Tuesday, February 1, 2011

The OHNP -- Whether and Why

The possibility of funding the Oral History of Nikumaroro Project (OHNP) through pledges collected via Kickstarter is looking pretty faint.  We've only a week left before the deadline for pledges and we're only just over 10% of the way to our $35,000 goal.  We will, of course, seek other ways to fund the project, and we do have some prospects, but I hope readers of these posts will consider pledges, and encourage others to do so.  Following is something I just posted on the OHNP's Kickstarter web site.

Why This Project?

By Tom King

There would be excellent reasons for the Oral History of Nikumaroro Project (OHNP) even if it had nothing to do with the mystery of Amelia Earhart's disappearance. The Phoenix Islands Settlement Scheme, which brought I Kiribati and Tuvaluan colonists to Nikumaroro and other islands, was a brave, pioneering effort by its people and administrators alike, and it deserves to be documented as a part of humanity's consultable record.

But there is also that Earhart connection -- or non-connection, because the OHNP gives us what is perhaps our best chance to DISverify some important elements of the Nikumaroro Hypothesis for Earhart's disappearance, and trying to disverify one's hypothesis is the very heart and soul of scientific investigation.

We have a lot of stuff at the Seven Site that we just can't explain -- big chunks of sheet metal, for example, and we're hoping that the erstwhile colonists can tell us how they got there and what they were for. But we also have stuff that we tentatively associate with the castaway whose bones, we think, were found there in 1940, and it's just possible that someone in the Solomons can give us an alternative explanation for some of them. An example has come up this week.

Lithic specialist Geoff Cunnar has completed an analysis of glass shards from the Seven Site and found several that appear to have been used as impromptu cutting/scraping tools. There's much speculation in the Earhart Project Advisory Council (EPAC) about what the castaway might have done that would produce such tools. But what if they're not castaway productions? We know that the colonists made very fine feathered fans out of plant material, and traded them to the Coast Guardsmen at the loran station. This required stripping stems, splitting leaves, and the like. Other makers of basket-like containers and tools -- California Indian people, for example -- use small flakes of stone, like obsidian, to perform these tasks. Were the colonists doing the same thing at the Seven Site, with fragments left by the castaway or by the target-shooting Coast Guardsmen during World War II? Does fan-making also account for the scatters of bird wing bones at the site? One fan we've seen, definitively from Niku, has colors on it that are very similar to the color of the apparent rouge we've found on the Seven Site. Does that provide an alternative explanation for the rouge?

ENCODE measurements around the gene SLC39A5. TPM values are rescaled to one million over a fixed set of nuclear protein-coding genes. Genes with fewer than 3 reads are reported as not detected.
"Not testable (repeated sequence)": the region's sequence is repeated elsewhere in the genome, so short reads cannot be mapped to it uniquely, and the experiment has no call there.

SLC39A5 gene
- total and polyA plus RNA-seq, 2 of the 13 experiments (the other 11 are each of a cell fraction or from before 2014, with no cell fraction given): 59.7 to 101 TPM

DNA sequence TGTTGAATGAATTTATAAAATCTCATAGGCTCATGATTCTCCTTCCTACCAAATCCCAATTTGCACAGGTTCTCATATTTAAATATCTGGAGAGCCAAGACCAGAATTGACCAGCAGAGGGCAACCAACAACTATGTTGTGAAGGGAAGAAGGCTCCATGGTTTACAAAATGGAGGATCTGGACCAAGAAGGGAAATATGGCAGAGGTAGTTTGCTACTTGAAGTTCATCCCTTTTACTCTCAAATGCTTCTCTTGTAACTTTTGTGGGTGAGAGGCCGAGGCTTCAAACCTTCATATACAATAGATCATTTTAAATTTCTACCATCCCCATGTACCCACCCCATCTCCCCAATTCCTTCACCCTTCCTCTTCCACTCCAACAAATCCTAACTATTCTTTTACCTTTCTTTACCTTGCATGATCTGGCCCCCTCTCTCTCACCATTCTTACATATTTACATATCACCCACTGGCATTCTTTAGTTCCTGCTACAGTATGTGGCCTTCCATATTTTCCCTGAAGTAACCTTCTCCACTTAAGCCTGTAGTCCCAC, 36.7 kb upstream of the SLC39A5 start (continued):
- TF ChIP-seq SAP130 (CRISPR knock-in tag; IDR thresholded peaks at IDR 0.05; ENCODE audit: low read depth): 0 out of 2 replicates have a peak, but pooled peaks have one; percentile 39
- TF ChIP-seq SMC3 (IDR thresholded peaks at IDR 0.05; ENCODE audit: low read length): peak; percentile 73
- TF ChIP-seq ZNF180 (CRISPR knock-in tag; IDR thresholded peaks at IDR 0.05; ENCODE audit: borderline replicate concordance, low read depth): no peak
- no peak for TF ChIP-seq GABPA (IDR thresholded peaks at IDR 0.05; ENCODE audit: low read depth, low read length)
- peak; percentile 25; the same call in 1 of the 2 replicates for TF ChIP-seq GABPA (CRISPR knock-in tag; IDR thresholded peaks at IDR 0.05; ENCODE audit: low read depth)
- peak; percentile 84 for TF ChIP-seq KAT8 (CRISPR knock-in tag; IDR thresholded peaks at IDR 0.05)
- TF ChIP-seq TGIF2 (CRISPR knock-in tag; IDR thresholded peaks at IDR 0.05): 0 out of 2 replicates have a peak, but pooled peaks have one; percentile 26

Based on current data, we can't say, but we owe it to the integrity of our research to try to find an answer, and the most obvious place to seek one -- albeit an anecdotal one -- is with the former colonists and their descendants now living in the Solomons.

Here's hoping we can get a team out there to ask people, and here's hoping it's not too late.

Tom King

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